As a full moon rose over the London Stadium, athletics’ greatest pantomime villain, Justin Gatlin, sank his teeth into the carefully laid plans for Usain Bolt’s retirement party. And then, in the last desperate steps of a compelling world championships 100m final, brutally ripped them apart. The 35-year-old American, who was banned twice early in his career for doping offences, is necessarily not the champion the sport wants. But given its problems, it is one that many will feel it deserves.
When it flashed on the scoreboard that Gatlin had taken gold in 9.92sec – 0.02 clear of the young American Christian Coleman, who took silver, and Bolt who claimed bronze a further 0.01sec behind – most of the 56,000 crowd in the stadium went silent before they collectively booed in disgust. A couple of years ago, Gatlin described himself as “the Batman of the track – a vigilante”. But few in the London Stadium were celebrating the rising again of this self-styled Dark Knight.
It was, staggeringly, the US sprinter’s first world title since 2005. It has been a topsy-turvy journey since then – which included a four-year doping ban in 2006, which he claimed came from a massage therapist rubbing testosterone cream on his legs without his knowledge. Everyone thought Gatlin, a 25-1 underdog going into the final, was too old and too slow.
Instead the Jamaican’s main challenge was supposed to come from the 21-year-old Coleman, who gave up his dreams of playing American football to move to track and field. Yet somehow Gatlin found a way to roll back the years – however much it displeased the crowd.
Bolt’s reaction to his defeat, his first in a major final since 2011 when he false-started in the 100m in Daegu, showed the immense class of the man. Immediately he went to hug Gatlin, who bowed to him, to congratulate him on his performance. Then he also lavished praise on the crowd. “London, I really appreciate the support you gave me. I’m just sorry I couldn’t deliver as I wanted. It is one of those things.”
And despite suffering the most painful defeat of the year, he turned the atmosphere from a morgue to a party by performing his traditional lap of honour and posing for selfies as if he had just claimed his 12th world title.
Afterwards Bolt was left ruing his shocking start, which left him two metres behind Coleman and a stride behind Gatlin after only 30 metres – and ultimately with too much to do. The way he rises from the blocks has never been much better than adequate, even at his peak. But in London it has resembled a hospital patient getting out of bed following back surgery. “My start is killing me,” he admitted. “Normally I get better through the rounds but it didn’t. This is the first time in a major championships it hasn’t come together. And that’s what killed me. It was the reason I lost.”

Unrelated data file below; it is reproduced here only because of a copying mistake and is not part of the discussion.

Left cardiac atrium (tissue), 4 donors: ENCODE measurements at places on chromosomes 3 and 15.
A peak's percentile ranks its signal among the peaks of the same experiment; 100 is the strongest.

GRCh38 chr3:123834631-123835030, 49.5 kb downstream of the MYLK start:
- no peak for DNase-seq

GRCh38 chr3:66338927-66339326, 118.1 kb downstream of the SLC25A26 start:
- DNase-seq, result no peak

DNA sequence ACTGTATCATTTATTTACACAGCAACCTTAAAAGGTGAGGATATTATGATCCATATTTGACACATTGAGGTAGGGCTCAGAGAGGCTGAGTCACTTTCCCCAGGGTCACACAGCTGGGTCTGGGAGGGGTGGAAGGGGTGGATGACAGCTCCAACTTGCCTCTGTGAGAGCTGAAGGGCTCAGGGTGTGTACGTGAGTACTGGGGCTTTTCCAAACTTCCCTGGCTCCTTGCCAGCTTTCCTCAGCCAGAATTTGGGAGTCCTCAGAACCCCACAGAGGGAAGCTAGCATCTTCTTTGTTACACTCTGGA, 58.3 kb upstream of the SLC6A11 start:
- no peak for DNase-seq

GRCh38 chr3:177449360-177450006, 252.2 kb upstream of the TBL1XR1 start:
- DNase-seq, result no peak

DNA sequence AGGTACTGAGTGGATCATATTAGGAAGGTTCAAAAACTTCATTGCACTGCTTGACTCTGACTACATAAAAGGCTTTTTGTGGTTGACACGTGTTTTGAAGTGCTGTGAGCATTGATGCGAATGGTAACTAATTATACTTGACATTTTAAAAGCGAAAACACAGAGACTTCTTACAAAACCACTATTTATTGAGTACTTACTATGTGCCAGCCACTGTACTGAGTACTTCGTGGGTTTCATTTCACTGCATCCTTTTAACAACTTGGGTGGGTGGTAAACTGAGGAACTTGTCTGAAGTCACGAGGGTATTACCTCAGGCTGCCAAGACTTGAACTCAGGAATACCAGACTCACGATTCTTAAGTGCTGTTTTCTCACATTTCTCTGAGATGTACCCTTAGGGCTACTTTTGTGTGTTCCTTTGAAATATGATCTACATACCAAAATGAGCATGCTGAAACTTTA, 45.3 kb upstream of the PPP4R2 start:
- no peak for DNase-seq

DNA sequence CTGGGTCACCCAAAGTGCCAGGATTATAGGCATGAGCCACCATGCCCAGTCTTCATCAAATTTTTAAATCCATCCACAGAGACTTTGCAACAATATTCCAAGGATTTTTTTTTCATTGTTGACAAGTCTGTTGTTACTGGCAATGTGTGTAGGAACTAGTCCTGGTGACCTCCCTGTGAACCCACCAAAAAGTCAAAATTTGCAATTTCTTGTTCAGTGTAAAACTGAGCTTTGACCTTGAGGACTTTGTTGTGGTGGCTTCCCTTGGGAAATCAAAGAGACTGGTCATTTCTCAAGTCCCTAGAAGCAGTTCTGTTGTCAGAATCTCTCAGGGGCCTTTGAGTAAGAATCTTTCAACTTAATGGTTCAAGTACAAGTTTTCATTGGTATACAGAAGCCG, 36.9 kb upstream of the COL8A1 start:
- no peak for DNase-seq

Two years ago, at the world championships in Beijing, Bolt and Gatlin had gone head to head in an epic showdown. With 20m to go the two men were locked together in a desperate tango, stretching and straining for the line. But then Gatlin over-reached, stumbled and, in a flash of 50,000 camera-phones and a whoosh of cheers, Bolt had him – just.
This time Gatlin kept his composure. After 70 metres it looked like Coleman, who made a superb start in lane five, was going to claim his first gold medal. But with the hot breath of Bolt on his shoulder, he began to tie up, allowing his compatriot in lane eight to pounce.
As each of the eight finalists were introduced to the sound of a thumping heartbeat, Bolt had smiled and put his fingers to his lips. Coleman puffed out his cheeks, trying to blow out the tension. Gatlin, meanwhile was stoic and focused in the face of sustained booing. Then, as the sprinters sank into their blocks, the chants began to grow: “Usain Bolt! Usain Bolt!” It was reminiscent of the crowd in Zaire chanting “Ali Bombaye!” before his bout with George Foreman in 1974. However, to the shock of just about everyone, once again the underdog applied a knockout blow.
No wonder the crowd were stunned. After all, Bolt’s record since he blitzed and charmed his way into the public’s consciousness at the Beijing Olympics, when he obliterated the 100m and 200m world records, has been staggering.
Before Saturday night’s semi-finals and final Bolt had run 142 races since the start of 2008 – and won all but seven of them.
Yet throughout 2017 there had been the nagging feeling that he was uniquely vulnerable. He had missed three weeks of the season after his close friend Germaine Mason was killed in a road accident. His back had troubled him. His 100m times were no longer immortal. The door was open for someone to take him. The question was, could anyone step up?
That was answered in the semi-finals as Coleman surged out of his blocks and held his form and his nerve to win in 9.97sec, with Bolt, who again made a wretched start, 0.01sec back.
It was Bolt’s first defeat for more than four years, since being beaten by Gatlin in Rome in June 2013. With no other athlete breaking 10 seconds, the final looked set to be an immediate rematch between the sport’s greatest sprinter and showman and the young contender. Gatlin, however, had other ideas.